POSTED BY Micah-Shalom Kesselman
On November 14th, Suffolk’s Intellectual Property Concentration will be hosting a conference titled Emerging Issues in Social Media Liability. Social media has continuously increased in significance and ubiquity for years now. Whether it is Twitter, Facebook, LinkedIn, Instagram, SnapChat, or any other of the myriad social media platforms that pervade one’s everyday life, chances are that every person reading this is on at least one social media network. Because of social media’s vanguard place in our current world, however, the risks of using it loom large.
This is not to say that social media’s value is outweighed by its risk. It is an invaluable tool to start up and established firm alike. Smart use of social media allows companies to keep tabs on the pulse of their customer base, startups to go viral and gain traction in a way heretofore unseen, and build a relationship between the executives of a company and the public with greater ease than ever before. At the same time, each advantage is counterbalanced by risks that arise from the very function of social media that provides it with its ability to be a force multiplier.
While social media platforms allow companies to track trends in their consumer market, its prevalence, combined with the sheer number of platforms in the field, lead to serious cyber security risks for the consumer. De-anonymization through social media platforms is of growing concern. The precise contours of liability associated with this threat, however, are unclear.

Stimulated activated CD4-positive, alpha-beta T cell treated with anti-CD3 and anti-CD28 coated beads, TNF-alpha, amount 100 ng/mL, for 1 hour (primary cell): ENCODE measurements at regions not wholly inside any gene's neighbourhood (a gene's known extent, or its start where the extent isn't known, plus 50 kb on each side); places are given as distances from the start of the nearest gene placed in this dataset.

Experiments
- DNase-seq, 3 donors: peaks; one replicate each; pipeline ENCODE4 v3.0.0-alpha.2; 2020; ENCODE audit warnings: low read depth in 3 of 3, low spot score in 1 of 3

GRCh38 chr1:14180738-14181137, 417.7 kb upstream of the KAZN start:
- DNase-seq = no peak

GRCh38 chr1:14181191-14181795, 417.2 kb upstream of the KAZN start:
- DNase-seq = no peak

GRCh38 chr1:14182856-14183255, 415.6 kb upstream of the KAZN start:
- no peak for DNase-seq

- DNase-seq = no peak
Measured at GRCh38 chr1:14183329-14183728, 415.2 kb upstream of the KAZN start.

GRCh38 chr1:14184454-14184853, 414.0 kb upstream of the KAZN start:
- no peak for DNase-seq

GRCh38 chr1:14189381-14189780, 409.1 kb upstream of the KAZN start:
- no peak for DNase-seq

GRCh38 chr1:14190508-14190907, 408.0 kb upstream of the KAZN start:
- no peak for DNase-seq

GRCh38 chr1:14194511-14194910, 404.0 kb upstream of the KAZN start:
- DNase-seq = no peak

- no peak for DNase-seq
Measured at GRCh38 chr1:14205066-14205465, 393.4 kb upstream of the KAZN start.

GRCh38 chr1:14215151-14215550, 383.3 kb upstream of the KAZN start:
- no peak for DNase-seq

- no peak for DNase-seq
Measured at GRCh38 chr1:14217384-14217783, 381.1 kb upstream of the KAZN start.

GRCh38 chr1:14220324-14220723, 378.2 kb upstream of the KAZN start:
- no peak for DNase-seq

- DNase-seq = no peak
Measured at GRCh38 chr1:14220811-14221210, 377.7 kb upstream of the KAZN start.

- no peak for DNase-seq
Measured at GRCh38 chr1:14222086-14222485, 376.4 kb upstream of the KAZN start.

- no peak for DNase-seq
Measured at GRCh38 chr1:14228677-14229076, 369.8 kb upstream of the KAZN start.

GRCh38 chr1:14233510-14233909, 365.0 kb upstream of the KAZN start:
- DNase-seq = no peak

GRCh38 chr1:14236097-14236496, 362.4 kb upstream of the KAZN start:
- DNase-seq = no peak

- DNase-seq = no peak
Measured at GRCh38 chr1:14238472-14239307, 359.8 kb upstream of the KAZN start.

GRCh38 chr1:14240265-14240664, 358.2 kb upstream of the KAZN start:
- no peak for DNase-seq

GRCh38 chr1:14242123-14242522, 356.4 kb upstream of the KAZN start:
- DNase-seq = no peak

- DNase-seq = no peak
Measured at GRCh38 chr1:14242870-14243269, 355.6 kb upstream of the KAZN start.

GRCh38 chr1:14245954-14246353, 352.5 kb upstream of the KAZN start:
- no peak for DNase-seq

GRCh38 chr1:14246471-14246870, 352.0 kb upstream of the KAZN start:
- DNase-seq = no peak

Companies also have the potential to do more harm to themselves than good when it comes to attempting to build a relationship with their customers. Inept use of social media, whether intentional or not, can have dire consequences on a firm. The extent of liability that can be imputed on a “social media manager” has been explored only minimal.
The celerity of information’s dissemination through social media also highlights the heightened danger of false or inaccurate information in the new paradigm. Rumors have never been as quick to spread and, as a result, as potentially harmful to a company’s future as in today’s world. Even accurate information, when leaked over social media, can quickly destroy a well thought out marketing strategy.
Furthermore, the precise rights granted to a social media platform, even with their sprawling consumer contracts, are not quite clear. There are serious questions about whether a social media platform, though acting in accordance with the contract all its users sign, can engage in conduct so egregious that it leaves itself open to civil liabilities or worse. Not only that, but even whether such contracts are at all enforceable is still up for scholarly debate.
While a lot is still unknown in regards to the risks and liabilities associated with social media, everyone can be sure that many of these questions will have to be resolved sooner or later. It is unlikely that there will ever be a one-size fits all solution that comes forth from any single source of law. Most likely we will see a slow crystallization of the norms and concerns emerging in this new landscape so pervaded by social media. It will happen by legislatures at all levels, by evolving case law, and, ultimately, by evolving social norms, for better or worse.